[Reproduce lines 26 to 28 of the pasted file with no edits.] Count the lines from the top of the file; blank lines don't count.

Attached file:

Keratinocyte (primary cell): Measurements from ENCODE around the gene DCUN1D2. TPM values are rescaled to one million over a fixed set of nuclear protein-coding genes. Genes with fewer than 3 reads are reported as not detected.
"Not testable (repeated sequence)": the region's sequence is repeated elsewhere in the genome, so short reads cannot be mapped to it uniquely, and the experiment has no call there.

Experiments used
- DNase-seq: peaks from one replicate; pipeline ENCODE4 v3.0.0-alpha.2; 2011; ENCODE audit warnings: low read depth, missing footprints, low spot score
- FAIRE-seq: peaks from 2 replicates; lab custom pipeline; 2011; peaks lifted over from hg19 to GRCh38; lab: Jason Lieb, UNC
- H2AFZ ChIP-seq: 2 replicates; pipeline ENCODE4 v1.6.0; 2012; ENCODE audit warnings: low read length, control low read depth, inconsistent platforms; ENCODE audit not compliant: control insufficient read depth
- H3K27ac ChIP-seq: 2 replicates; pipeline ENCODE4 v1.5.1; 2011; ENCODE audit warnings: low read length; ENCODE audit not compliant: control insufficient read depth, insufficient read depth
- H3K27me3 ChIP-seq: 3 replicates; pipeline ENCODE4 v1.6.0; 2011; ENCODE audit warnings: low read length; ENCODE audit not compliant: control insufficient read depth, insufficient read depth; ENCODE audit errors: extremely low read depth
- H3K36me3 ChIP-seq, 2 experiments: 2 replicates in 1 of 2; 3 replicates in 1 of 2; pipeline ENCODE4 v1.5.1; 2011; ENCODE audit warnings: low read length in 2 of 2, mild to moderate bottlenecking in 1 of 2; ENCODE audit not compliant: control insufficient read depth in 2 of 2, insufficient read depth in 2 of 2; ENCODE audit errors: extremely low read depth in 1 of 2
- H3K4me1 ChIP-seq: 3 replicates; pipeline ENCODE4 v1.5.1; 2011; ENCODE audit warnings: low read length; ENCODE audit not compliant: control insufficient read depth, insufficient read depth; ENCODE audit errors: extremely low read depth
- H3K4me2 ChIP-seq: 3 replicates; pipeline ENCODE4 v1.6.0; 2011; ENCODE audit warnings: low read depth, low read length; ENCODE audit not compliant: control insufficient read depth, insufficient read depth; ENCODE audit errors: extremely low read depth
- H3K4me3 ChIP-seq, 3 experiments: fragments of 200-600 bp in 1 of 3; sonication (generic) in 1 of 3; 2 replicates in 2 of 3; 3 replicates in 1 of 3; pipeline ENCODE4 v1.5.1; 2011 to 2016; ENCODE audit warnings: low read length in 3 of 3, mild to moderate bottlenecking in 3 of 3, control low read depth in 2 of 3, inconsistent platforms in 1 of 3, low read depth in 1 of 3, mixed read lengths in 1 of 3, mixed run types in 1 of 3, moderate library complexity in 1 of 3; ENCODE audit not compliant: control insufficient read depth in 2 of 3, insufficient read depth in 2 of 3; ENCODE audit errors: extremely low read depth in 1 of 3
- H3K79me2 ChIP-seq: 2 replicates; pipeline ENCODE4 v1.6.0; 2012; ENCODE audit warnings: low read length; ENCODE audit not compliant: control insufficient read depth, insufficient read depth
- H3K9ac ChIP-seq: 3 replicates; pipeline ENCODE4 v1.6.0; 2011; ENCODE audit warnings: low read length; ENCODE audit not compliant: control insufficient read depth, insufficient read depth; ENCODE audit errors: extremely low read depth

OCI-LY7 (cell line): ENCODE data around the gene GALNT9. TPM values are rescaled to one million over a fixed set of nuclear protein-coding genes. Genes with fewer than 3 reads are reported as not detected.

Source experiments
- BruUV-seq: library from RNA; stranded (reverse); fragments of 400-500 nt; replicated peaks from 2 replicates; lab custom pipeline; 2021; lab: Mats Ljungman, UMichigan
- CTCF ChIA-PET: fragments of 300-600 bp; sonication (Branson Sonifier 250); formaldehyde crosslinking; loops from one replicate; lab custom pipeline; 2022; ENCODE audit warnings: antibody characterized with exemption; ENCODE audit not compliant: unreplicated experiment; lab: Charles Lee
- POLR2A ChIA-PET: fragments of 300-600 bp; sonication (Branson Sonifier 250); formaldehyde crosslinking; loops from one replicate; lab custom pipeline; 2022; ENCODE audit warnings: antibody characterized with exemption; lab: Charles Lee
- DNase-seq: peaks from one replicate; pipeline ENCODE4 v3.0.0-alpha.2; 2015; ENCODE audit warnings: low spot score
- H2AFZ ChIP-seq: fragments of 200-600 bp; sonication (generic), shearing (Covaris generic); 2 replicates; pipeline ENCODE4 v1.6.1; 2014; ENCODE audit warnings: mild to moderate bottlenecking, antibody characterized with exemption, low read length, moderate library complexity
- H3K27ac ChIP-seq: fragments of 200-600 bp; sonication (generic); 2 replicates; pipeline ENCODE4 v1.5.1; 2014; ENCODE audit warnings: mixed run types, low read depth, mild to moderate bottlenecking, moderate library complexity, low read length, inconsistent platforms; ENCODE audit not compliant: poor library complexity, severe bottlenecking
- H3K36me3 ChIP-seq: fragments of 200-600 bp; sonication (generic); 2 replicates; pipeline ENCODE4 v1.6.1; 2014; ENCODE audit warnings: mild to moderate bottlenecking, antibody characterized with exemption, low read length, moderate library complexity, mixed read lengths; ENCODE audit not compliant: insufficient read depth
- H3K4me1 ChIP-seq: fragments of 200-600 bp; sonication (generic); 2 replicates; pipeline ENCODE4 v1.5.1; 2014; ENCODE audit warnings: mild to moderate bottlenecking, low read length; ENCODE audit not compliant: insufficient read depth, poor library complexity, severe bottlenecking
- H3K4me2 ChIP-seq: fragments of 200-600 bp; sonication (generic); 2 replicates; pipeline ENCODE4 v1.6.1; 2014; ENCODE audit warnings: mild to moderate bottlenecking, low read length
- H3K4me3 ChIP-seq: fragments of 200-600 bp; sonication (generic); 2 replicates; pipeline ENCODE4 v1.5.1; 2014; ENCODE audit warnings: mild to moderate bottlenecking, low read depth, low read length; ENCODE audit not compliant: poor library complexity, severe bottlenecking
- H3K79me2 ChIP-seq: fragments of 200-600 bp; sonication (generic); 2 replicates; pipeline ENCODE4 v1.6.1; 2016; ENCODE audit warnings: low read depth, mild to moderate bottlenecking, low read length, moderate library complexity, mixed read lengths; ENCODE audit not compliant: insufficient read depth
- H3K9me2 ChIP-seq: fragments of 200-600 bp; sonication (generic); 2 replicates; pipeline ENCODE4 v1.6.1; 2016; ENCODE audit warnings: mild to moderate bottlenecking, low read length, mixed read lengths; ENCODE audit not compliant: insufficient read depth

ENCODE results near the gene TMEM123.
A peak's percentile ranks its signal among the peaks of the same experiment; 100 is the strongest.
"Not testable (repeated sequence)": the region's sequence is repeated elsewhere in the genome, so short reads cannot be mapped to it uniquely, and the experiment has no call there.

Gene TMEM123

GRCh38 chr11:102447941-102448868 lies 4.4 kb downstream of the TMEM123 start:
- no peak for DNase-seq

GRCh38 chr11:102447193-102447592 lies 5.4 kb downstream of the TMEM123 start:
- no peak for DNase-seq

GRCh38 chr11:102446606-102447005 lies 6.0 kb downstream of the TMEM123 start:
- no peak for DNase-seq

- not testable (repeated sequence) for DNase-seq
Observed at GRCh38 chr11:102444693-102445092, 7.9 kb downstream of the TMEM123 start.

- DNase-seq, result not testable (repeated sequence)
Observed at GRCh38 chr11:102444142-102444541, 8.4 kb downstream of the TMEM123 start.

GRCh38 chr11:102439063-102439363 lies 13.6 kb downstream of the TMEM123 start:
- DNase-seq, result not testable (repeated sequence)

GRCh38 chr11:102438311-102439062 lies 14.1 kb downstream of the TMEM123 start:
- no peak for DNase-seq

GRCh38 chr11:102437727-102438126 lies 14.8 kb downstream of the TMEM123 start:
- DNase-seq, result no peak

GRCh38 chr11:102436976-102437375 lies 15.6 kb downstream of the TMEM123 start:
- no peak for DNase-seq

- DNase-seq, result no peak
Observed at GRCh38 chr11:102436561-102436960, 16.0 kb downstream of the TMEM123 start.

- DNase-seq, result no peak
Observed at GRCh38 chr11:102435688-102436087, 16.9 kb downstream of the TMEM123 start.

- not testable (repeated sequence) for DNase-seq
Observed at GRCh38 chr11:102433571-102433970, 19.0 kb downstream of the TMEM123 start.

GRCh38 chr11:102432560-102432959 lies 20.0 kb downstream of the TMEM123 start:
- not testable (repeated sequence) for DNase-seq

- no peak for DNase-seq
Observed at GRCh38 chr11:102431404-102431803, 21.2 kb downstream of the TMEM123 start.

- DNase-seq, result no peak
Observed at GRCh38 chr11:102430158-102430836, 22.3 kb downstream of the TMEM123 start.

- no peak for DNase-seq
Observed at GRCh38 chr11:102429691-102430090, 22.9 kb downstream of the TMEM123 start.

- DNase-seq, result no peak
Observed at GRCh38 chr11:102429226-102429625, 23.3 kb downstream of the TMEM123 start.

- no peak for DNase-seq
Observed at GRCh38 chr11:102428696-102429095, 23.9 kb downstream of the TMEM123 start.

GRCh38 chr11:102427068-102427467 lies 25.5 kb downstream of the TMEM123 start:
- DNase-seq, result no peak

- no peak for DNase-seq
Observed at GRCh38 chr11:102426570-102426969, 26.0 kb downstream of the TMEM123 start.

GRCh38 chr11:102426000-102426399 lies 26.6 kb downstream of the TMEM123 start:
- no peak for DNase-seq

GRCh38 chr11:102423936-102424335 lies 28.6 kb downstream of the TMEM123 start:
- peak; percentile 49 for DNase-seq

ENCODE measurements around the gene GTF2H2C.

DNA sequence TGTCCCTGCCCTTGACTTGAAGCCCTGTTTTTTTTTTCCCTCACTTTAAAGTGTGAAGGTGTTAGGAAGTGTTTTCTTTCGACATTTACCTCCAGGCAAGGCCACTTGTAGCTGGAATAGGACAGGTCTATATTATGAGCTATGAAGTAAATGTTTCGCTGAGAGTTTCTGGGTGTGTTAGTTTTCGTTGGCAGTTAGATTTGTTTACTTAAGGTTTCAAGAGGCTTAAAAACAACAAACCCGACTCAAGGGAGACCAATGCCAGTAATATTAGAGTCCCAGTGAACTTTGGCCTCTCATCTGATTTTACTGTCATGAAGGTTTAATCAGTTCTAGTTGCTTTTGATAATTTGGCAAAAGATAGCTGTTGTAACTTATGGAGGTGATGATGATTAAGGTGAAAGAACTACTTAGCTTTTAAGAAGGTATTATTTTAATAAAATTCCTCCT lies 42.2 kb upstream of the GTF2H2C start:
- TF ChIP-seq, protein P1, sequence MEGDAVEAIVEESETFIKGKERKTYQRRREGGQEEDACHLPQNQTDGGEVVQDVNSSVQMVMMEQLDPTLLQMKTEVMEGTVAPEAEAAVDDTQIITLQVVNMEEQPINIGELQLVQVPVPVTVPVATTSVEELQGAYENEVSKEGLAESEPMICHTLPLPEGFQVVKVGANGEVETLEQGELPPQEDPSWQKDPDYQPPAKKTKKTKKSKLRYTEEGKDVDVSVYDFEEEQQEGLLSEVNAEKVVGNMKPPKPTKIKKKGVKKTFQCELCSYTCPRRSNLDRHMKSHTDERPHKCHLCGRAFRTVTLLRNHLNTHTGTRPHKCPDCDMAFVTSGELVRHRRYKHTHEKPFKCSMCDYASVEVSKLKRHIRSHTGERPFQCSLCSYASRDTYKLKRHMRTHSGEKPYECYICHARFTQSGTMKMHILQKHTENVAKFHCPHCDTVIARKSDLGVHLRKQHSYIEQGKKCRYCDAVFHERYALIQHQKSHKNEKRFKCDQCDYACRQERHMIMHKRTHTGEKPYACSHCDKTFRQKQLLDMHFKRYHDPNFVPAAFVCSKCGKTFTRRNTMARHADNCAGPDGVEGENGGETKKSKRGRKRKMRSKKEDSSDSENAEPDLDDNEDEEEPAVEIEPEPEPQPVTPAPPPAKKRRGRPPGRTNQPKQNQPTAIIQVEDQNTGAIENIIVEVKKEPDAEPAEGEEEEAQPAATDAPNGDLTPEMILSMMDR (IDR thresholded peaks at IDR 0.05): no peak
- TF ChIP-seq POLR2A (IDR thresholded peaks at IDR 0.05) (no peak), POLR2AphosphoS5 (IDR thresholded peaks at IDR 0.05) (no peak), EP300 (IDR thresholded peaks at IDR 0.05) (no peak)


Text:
- H3K4me3 ChIP-seq: fragments of 200-600 bp; sonication (generic); 2 replicates; pipeline ENCODE4 v1.5.1; 2014; ENCODE audit warnings: mild to moderate bottlenecking, low read depth, low read length; ENCODE audit not compliant: poor library complexity, severe bottlenecking
- H3K79me2 ChIP-seq: fragments of 200-600 bp; sonication (generic); 2 replicates; pipeline ENCODE4 v1.6.1; 2016; ENCODE audit warnings: low read depth, mild to moderate bottlenecking, low read length, moderate library complexity, mixed read lengths; ENCODE audit not compliant: insufficient read depth
- H3K9me2 ChIP-seq: fragments of 200-600 bp; sonication (generic); 2 replicates; pipeline ENCODE4 v1.6.1; 2016; ENCODE audit warnings: mild to moderate bottlenecking, low read length, mixed read lengths; ENCODE audit not compliant: insufficient read depth